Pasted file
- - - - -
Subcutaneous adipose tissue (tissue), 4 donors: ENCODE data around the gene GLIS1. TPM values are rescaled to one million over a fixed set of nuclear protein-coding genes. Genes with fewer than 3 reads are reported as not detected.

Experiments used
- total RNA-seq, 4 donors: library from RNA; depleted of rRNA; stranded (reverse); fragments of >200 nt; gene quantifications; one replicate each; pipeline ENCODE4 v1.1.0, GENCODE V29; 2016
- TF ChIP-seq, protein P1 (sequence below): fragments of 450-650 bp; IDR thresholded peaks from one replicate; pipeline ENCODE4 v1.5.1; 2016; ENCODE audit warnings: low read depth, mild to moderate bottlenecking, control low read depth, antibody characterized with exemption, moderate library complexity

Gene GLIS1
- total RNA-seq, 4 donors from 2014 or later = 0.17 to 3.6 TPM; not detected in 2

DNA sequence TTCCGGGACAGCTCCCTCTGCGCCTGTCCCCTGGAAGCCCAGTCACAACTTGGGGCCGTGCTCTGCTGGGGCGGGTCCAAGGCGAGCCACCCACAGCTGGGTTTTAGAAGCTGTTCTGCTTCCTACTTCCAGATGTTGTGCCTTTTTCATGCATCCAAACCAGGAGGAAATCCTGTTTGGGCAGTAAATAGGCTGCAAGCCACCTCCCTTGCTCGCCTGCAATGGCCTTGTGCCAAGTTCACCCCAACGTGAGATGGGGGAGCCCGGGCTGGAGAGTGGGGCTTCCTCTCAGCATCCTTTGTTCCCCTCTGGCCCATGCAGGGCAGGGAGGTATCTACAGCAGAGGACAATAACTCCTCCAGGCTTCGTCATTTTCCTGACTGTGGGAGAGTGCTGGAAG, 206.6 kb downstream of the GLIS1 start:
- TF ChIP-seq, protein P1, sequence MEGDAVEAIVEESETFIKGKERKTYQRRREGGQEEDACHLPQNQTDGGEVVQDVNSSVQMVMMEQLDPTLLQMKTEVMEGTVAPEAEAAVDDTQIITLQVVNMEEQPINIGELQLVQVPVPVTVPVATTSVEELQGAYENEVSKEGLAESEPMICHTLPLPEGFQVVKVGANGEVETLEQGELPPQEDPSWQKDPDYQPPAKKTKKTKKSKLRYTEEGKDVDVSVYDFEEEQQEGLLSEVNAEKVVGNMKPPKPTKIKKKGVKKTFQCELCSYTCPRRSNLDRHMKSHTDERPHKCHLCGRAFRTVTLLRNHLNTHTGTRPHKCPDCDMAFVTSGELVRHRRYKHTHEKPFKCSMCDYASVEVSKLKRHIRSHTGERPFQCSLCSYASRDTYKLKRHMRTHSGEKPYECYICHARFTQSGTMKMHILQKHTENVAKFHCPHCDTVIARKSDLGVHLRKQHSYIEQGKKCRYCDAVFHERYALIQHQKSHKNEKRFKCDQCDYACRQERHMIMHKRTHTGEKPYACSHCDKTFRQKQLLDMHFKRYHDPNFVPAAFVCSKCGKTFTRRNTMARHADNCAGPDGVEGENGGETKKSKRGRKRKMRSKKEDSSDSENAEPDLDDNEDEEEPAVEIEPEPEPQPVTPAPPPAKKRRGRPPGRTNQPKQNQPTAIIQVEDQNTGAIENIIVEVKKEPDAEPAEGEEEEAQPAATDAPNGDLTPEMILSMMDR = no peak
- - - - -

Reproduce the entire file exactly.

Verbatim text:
Subcutaneous adipose tissue (tissue), 4 donors: ENCODE data around the gene GLIS1. TPM values are rescaled to one million over a fixed set of nuclear protein-coding genes. Genes with fewer than 3 reads are reported as not detected.

Experiments used
- total RNA-seq, 4 donors: library from RNA; depleted of rRNA; stranded (reverse); fragments of >200 nt; gene quantifications; one replicate each; pipeline ENCODE4 v1.1.0, GENCODE V29; 2016
- TF ChIP-seq, protein P1 (sequence below): fragments of 450-650 bp; IDR thresholded peaks from one replicate; pipeline ENCODE4 v1.5.1; 2016; ENCODE audit warnings: low read depth, mild to moderate bottlenecking, control low read depth, antibody characterized with exemption, moderate library complexity

Gene GLIS1
- total RNA-seq, 4 donors from 2014 or later = 0.17 to 3.6 TPM; not detected in 2

DNA sequence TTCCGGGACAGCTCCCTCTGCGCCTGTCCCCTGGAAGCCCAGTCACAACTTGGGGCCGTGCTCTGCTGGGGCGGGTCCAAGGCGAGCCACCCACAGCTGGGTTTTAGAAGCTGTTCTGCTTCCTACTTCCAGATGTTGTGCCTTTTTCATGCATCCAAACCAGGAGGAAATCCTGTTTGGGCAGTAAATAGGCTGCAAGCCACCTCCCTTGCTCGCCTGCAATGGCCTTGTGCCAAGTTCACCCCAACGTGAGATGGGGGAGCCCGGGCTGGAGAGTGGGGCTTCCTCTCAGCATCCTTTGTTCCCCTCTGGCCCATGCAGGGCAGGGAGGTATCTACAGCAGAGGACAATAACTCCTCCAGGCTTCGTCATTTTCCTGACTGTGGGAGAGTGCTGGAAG, 206.6 kb downstream of the GLIS1 start:
- TF ChIP-seq, protein P1, sequence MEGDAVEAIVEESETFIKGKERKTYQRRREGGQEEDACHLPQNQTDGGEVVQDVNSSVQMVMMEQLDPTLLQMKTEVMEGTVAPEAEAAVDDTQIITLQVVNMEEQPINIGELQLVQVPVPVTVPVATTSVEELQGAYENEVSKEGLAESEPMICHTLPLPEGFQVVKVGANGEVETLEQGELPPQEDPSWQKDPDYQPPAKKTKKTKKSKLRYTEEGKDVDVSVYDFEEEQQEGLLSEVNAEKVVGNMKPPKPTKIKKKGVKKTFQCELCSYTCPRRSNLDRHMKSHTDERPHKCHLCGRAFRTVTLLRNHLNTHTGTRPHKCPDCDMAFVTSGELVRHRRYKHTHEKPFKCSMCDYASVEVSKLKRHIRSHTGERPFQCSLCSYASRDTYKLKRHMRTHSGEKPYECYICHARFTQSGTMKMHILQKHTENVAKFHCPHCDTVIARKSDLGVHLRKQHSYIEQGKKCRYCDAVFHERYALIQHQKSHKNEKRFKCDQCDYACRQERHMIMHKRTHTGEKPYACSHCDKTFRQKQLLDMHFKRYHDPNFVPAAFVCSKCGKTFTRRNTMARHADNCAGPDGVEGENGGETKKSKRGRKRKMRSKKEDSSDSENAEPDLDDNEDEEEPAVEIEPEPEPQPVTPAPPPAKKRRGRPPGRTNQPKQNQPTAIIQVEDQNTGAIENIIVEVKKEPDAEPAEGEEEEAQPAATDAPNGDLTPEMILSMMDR = no peak